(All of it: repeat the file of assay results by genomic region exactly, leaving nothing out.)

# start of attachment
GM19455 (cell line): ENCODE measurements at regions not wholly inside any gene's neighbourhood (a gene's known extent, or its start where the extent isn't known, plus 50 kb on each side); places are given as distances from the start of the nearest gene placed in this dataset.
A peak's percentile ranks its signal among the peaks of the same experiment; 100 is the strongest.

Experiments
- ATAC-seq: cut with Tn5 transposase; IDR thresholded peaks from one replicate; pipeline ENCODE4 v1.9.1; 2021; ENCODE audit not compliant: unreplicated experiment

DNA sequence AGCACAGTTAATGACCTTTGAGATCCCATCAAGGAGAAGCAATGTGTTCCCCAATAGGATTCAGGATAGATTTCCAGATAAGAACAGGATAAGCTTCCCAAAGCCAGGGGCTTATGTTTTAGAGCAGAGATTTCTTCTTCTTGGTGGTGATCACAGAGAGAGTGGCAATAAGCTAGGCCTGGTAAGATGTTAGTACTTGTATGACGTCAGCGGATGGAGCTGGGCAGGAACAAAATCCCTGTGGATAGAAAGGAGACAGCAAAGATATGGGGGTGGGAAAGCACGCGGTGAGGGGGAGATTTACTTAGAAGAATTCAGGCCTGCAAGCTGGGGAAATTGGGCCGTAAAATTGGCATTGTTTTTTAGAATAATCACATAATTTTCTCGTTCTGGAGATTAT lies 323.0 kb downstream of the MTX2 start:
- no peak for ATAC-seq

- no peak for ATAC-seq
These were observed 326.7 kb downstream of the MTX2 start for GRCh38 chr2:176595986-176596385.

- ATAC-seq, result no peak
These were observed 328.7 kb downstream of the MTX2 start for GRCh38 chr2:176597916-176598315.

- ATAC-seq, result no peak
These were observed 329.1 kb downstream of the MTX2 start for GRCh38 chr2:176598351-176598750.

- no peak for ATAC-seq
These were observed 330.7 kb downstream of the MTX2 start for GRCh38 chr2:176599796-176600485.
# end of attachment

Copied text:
GM19455 (cell line): ENCODE measurements at regions not wholly inside any gene's neighbourhood (a gene's known extent, or its start where the extent isn't known, plus 50 kb on each side); places are given as distances from the start of the nearest gene placed in this dataset.
A peak's percentile ranks its signal among the peaks of the same experiment; 100 is the strongest.

Experiments
- ATAC-seq: cut with Tn5 transposase; IDR thresholded peaks from one replicate; pipeline ENCODE4 v1.9.1; 2021; ENCODE audit not compliant: unreplicated experiment

DNA sequence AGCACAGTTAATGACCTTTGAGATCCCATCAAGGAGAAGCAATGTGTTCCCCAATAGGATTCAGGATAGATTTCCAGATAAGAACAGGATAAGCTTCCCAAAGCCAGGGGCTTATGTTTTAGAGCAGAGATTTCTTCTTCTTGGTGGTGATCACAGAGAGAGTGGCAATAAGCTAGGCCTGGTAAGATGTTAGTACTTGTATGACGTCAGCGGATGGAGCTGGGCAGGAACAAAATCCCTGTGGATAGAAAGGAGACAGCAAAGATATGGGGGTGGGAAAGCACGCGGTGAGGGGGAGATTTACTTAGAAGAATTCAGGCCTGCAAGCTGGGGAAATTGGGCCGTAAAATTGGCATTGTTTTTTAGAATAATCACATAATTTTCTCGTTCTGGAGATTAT lies 323.0 kb downstream of the MTX2 start:
- no peak for ATAC-seq

- no peak for ATAC-seq
These were observed 326.7 kb downstream of the MTX2 start for GRCh38 chr2:176595986-176596385.

- ATAC-seq, result no peak
These were observed 328.7 kb downstream of the MTX2 start for GRCh38 chr2:176597916-176598315.

- ATAC-seq, result no peak
These were observed 329.1 kb downstream of the MTX2 start for GRCh38 chr2:176598351-176598750.

- no peak for ATAC-seq
These were observed 330.7 kb downstream of the MTX2 start for GRCh38 chr2:176599796-176600485.